People get used to anything. The less you think about your oppression, the more your tolerance for it grows. After a while, people just think oppression is the normal state of things. But to become free, you have to be acutely aware of being a slave.
— Assata Shakur, Assata: An Autobiography

As a council, we recognize that although humans should all be equal, we each experience struggles that are unique to our personal and cultural identities.  Due to this, we each experience oppression differently because of the privileges we may or may not have. We hope to help youth better navigate issues related to culture, oppression, racism, and identity in a context that is actually relevant to who they are and their everyday lives.


Although Brampton is aware of its cultural diversity, the community does not appreciate the oppression others face everyday. People from different cultures accept each other, but often do not take an initiative to gain a further understanding of other cultures and traditions. Therefore, BMYC strives to address several issues in order to promote this understanding.

Most of today’s youth are becoming increasingly ignorant of their own cultures. However, they need to appreciate the rich histories of their own culture in order to see the diverse perspectives, preserve their culture, and to better understand themselves.

The cultural gap between grandparents, parents and grandchildren is often the cause of family issues. Most youth are second generation immigrants, born and raised in Canada. The knowledge of their culture comes from their parents. BMYC intends to take that knowledge and motivate youth to discover more about their customs, their history, and their heritage! The council wants to use this motivation, so today’s youth will break down the communication and cultural barriers between themselves and the older generations.  

BMYC also aspires to reveal more than one side of the story. Often times, people are only presented with one perception of certain regions around the world. For example, Africa is shown as a country stricken with poverty; however, this is the only side people see. The continent of Africa is filled with beauty, inspiring stories, and hard working people striving to make a difference in their lives. As a council, BMYC believes that it is important to acknowledge and showcase different perspectives of one culture.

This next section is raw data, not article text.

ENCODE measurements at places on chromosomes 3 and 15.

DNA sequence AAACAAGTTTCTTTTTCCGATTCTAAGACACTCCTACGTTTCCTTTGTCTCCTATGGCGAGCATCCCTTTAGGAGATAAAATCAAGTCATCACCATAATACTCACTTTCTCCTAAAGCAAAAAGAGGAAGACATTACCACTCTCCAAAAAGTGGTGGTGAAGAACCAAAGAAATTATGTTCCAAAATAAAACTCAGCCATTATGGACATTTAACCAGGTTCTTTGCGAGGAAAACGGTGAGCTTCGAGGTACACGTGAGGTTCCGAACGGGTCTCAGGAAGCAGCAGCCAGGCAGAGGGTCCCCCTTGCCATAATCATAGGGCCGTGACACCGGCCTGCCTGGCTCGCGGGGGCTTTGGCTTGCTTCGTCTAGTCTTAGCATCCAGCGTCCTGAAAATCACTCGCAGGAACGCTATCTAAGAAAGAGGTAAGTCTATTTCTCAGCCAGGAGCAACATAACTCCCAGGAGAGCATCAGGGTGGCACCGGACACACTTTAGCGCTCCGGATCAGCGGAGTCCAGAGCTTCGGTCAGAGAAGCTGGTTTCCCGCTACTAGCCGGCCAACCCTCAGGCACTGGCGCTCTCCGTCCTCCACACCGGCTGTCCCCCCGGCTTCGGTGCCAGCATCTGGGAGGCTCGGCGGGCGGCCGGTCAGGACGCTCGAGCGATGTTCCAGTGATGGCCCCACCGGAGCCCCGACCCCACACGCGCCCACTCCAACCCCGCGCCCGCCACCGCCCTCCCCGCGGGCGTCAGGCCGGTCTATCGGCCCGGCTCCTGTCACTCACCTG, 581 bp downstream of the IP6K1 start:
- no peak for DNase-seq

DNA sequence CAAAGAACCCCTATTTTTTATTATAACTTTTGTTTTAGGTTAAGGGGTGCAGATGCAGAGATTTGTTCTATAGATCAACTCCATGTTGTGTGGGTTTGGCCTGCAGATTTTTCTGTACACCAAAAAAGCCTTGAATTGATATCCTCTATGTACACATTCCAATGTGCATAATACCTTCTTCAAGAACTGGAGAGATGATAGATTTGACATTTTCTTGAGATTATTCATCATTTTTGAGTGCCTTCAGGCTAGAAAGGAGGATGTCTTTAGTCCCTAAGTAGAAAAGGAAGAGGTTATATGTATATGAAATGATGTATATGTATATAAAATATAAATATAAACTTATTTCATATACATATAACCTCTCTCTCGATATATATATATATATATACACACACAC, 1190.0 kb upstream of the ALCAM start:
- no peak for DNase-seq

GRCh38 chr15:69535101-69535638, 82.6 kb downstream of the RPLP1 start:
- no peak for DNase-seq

We cannot always build a future for our youth, but we can build our youth for the future.
— Franklin D. Roosevelt

Brampton Multicultural Youth Council was a branch of the Toronto Multicultural Youth Council, established in July 2012. It was initiated by Abeera Shahid, a Canadian immigrant who is passionate about learning from other cultures. The council, started by one person, grew into a team of 23 students in a few short months.

BMYC made its debut with their “Hidden Cultures” project. The event was a series of four workshops spanning across two consecutive weekends. Its goal was to showcase hidden art forms of different cultures from around the globe. The project was funded by the Youth in Action Grant provided by United Way of Peel Region. With interactive activities and amazing guest speakers, Hidden Cultures was BMYC’s first success. BMYC hopes to continue undertaking projects that involve the community and empower youth to become immersed in different cultures.  Visit our "Events" page to find out what the council has been up to since then!


BMYC would like to thank the ECLYPSE Youth Centre in Brampton for providing a meeting room for the council to run its day-to-day operations. ECLYPSE Youth Center supports the theme of Anti-Violence through the various weekly programs held at their centre. They provide youth with a safe place to express themselves and BMYC appreciates their support.  We would also like to thank our sponsoring organization, Rapport Youth & Family services for supporting and helping BMYC with its initiatives.